This area is famed for the huge crossroads where the people flow like ants across the street in a huge wave of bodies and then, just as suddenly it stops and the traffic resumes. It's a strange sight to see so many people synchronised like this. Interspersed between the shops are many little galleries for art, hand-made jewelery and clothes. My host makes bags made form vintage kimono fabric (I'm quite happy to advertise these as they are really very good indeed, they would make superb presents. The prices look high but many of the fabrics used are over 100 years old). We popped into a few places selling whole kimonos and pieces of old fabric, some of which are hugely expensive, just for a small patch of design. A paradise for anyone wanting to make their own clothes.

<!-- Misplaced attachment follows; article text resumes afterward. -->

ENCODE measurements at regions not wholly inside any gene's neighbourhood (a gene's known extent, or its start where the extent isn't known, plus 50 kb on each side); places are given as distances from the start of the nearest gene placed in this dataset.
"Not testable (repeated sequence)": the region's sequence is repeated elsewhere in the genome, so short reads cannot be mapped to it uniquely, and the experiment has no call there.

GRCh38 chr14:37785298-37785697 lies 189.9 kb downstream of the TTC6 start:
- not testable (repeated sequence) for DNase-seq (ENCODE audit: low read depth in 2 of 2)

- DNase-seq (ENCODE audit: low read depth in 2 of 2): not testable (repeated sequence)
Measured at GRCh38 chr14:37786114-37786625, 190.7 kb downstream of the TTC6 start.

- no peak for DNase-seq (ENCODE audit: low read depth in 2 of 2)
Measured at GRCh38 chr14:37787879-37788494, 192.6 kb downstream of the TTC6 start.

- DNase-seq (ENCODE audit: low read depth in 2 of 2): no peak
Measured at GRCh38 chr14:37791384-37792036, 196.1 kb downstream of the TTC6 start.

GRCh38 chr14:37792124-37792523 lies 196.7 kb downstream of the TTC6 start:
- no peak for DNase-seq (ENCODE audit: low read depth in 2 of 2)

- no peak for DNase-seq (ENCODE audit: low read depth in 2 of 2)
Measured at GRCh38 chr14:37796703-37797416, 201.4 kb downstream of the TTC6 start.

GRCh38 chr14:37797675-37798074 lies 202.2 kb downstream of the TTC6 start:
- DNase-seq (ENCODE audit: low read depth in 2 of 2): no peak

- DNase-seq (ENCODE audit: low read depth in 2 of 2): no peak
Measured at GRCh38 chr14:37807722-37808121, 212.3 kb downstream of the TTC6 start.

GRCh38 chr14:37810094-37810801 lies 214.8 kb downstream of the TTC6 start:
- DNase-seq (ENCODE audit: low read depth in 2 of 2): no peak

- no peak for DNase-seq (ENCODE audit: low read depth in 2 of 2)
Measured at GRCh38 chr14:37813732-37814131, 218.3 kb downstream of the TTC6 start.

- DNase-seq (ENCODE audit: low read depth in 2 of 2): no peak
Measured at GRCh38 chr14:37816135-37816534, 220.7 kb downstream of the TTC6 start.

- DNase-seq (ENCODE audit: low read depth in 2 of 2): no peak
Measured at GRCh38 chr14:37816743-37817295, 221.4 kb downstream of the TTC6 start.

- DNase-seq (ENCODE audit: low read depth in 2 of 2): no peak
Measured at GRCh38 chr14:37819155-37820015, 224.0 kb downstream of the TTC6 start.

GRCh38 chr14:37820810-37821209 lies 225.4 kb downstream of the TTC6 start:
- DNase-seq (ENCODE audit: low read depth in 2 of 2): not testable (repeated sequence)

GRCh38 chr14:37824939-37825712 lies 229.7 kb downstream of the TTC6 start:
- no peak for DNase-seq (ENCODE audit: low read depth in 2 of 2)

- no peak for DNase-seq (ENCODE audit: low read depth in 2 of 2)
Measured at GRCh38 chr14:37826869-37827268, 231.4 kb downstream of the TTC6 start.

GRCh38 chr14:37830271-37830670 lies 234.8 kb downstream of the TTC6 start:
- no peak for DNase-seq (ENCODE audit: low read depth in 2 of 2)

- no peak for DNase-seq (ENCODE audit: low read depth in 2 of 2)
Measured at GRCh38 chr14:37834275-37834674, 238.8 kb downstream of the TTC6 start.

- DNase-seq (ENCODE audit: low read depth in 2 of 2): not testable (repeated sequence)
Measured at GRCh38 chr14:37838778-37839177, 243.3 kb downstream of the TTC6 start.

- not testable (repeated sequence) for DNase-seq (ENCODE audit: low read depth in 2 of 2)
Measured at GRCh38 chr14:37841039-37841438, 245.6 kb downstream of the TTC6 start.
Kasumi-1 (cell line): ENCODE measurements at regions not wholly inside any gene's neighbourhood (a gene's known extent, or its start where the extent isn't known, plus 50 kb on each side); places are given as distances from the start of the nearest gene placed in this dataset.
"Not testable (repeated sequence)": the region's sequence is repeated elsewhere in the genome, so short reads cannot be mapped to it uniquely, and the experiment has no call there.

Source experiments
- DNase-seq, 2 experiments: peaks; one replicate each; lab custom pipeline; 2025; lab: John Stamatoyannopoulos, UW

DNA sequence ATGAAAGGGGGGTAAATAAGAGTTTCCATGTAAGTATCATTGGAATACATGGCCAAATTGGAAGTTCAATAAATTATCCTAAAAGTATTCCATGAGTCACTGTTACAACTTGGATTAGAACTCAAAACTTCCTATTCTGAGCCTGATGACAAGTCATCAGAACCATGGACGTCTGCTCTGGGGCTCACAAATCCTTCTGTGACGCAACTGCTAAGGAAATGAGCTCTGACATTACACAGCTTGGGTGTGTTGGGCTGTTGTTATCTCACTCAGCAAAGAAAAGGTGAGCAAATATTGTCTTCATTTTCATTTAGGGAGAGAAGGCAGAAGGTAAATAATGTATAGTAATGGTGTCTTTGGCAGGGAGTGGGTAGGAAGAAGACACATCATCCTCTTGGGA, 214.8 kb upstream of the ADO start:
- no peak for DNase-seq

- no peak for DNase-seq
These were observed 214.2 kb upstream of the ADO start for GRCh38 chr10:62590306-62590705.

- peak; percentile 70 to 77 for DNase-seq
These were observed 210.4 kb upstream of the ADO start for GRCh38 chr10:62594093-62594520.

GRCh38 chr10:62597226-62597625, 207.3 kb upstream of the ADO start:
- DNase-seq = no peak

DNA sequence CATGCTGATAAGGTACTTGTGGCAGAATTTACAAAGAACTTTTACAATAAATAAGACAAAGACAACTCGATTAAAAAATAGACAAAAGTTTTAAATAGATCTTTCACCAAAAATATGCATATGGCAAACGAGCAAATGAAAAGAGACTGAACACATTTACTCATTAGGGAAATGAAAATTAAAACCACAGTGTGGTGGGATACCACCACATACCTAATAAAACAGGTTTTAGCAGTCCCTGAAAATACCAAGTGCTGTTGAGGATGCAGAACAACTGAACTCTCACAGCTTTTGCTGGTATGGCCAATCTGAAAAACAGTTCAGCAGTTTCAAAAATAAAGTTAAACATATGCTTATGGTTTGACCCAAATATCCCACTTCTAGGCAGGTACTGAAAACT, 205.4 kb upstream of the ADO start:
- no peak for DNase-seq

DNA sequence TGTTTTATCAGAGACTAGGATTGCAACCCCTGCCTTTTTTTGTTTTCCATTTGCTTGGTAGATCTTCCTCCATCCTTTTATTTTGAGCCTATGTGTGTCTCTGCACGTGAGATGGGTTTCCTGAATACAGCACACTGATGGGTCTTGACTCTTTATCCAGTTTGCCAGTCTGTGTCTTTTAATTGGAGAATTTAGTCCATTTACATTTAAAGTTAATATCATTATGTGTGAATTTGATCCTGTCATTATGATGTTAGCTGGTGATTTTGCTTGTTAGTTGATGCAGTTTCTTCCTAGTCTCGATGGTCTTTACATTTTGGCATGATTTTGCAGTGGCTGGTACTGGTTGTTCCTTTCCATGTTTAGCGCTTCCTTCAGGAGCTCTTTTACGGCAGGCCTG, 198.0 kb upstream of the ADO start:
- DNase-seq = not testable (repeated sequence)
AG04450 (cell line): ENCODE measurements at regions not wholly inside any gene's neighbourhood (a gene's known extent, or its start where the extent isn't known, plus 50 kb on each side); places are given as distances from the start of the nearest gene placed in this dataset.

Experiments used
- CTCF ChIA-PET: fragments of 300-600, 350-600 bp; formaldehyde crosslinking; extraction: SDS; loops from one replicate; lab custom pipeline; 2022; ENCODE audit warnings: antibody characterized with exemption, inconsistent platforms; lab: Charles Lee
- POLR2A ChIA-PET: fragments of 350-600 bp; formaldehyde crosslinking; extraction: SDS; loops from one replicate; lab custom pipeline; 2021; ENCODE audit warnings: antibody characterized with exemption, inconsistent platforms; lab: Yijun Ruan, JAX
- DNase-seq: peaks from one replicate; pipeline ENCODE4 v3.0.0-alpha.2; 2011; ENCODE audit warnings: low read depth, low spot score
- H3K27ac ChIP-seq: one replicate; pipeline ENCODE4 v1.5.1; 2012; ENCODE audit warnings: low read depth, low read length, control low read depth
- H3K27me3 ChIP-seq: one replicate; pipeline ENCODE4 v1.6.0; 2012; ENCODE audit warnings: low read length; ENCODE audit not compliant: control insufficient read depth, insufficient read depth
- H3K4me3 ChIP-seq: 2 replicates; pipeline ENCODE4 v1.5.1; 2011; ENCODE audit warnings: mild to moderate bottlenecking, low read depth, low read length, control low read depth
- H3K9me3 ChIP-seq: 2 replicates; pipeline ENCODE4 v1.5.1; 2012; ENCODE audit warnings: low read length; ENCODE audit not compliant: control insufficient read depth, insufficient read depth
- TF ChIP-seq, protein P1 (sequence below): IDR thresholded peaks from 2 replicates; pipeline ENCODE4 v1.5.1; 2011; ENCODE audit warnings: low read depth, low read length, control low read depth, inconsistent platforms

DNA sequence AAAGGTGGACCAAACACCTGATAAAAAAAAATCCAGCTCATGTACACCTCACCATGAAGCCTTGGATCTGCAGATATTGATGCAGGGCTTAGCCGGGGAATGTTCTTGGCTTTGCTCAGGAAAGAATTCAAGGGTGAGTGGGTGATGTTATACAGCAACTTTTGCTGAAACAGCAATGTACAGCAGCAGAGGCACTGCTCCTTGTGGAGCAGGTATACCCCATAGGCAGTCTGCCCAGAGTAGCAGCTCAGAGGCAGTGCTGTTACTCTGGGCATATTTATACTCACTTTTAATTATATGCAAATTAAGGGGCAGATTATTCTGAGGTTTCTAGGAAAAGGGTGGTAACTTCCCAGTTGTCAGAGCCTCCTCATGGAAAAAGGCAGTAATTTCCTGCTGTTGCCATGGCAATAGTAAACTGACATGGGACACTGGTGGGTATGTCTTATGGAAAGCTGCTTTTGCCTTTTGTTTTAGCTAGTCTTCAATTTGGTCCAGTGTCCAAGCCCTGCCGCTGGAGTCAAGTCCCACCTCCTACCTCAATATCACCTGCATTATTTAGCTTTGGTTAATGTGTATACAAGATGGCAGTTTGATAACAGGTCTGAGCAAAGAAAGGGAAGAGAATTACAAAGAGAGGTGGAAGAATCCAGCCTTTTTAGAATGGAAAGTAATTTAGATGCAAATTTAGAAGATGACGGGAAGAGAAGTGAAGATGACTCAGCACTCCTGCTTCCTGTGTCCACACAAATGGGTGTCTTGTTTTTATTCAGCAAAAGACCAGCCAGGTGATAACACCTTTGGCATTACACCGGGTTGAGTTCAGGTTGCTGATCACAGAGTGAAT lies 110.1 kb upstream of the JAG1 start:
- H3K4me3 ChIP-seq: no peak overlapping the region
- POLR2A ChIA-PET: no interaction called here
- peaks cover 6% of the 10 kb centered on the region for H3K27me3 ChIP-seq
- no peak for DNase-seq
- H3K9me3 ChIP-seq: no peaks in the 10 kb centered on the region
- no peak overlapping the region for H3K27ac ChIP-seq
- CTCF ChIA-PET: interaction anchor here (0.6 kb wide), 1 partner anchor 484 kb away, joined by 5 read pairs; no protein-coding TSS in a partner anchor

The Omotesando shopping complex:
Omotesando shopping centre
The design Festa art space:
contrasting with the Audi building:
Audi building - Shibuya
The main attraction of coming to this area (if you're not much of a shopper, like myself) is to simply people watch. Dressing up is big here, and I don't mean simply taking care of your appearance. There are several very distinct styles readily apparent as you walk around the streets here. This is most visible with the women, but some of the men fit into distinct categories of counterculture.

The shopping area is mostly noted for the gyarus. Girls with a dark artificial tan, towering heels and bleached or coloured hair. On the way to Yoyoji park we passed a group of gyarus practicing their dance moves in the street, possibly ready for a competition. You can't see here but usually they have white makeup around their eyes giving them a startled panda look.